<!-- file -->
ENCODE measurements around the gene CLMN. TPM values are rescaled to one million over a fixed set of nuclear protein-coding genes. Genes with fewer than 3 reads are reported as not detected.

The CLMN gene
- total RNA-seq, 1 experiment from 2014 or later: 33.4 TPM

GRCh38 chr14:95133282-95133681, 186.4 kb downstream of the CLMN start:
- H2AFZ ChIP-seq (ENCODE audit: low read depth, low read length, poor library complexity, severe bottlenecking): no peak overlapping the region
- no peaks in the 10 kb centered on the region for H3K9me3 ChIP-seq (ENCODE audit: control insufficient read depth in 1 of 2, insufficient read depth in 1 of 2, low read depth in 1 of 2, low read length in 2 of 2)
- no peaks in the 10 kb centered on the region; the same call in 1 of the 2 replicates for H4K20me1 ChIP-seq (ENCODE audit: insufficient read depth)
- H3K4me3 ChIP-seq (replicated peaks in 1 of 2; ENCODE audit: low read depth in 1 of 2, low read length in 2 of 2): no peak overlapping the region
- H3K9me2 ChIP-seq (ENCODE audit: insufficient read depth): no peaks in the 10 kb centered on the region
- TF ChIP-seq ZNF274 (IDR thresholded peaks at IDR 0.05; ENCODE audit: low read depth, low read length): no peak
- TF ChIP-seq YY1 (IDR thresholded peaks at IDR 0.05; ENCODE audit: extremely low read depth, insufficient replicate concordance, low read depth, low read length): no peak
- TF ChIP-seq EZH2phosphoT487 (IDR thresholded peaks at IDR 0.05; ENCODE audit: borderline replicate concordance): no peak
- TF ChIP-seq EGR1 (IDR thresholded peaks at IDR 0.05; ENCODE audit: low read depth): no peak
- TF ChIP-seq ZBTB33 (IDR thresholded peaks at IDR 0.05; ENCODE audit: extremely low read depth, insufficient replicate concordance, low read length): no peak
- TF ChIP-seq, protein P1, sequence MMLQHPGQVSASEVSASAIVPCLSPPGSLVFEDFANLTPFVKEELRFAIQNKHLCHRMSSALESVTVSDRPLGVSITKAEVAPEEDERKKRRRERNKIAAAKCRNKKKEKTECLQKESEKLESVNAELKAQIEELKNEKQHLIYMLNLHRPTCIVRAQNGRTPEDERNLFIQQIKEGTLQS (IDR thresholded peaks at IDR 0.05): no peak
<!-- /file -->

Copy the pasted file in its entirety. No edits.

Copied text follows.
ENCODE measurements around the gene CLMN. TPM values are rescaled to one million over a fixed set of nuclear protein-coding genes. Genes with fewer than 3 reads are reported as not detected.

The CLMN gene
- total RNA-seq, 1 experiment from 2014 or later: 33.4 TPM

GRCh38 chr14:95133282-95133681, 186.4 kb downstream of the CLMN start:
- H2AFZ ChIP-seq (ENCODE audit: low read depth, low read length, poor library complexity, severe bottlenecking): no peak overlapping the region
- no peaks in the 10 kb centered on the region for H3K9me3 ChIP-seq (ENCODE audit: control insufficient read depth in 1 of 2, insufficient read depth in 1 of 2, low read depth in 1 of 2, low read length in 2 of 2)
- no peaks in the 10 kb centered on the region; the same call in 1 of the 2 replicates for H4K20me1 ChIP-seq (ENCODE audit: insufficient read depth)
- H3K4me3 ChIP-seq (replicated peaks in 1 of 2; ENCODE audit: low read depth in 1 of 2, low read length in 2 of 2): no peak overlapping the region
- H3K9me2 ChIP-seq (ENCODE audit: insufficient read depth): no peaks in the 10 kb centered on the region
- TF ChIP-seq ZNF274 (IDR thresholded peaks at IDR 0.05; ENCODE audit: low read depth, low read length): no peak
- TF ChIP-seq YY1 (IDR thresholded peaks at IDR 0.05; ENCODE audit: extremely low read depth, insufficient replicate concordance, low read depth, low read length): no peak
- TF ChIP-seq EZH2phosphoT487 (IDR thresholded peaks at IDR 0.05; ENCODE audit: borderline replicate concordance): no peak
- TF ChIP-seq EGR1 (IDR thresholded peaks at IDR 0.05; ENCODE audit: low read depth): no peak
- TF ChIP-seq ZBTB33 (IDR thresholded peaks at IDR 0.05; ENCODE audit: extremely low read depth, insufficient replicate concordance, low read length): no peak
- TF ChIP-seq, protein P1, sequence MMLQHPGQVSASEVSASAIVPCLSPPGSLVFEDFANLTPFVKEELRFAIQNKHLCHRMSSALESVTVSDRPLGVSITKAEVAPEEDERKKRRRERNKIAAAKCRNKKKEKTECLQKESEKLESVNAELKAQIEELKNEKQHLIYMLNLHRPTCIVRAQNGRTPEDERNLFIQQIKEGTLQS (IDR thresholded peaks at IDR 0.05): no peak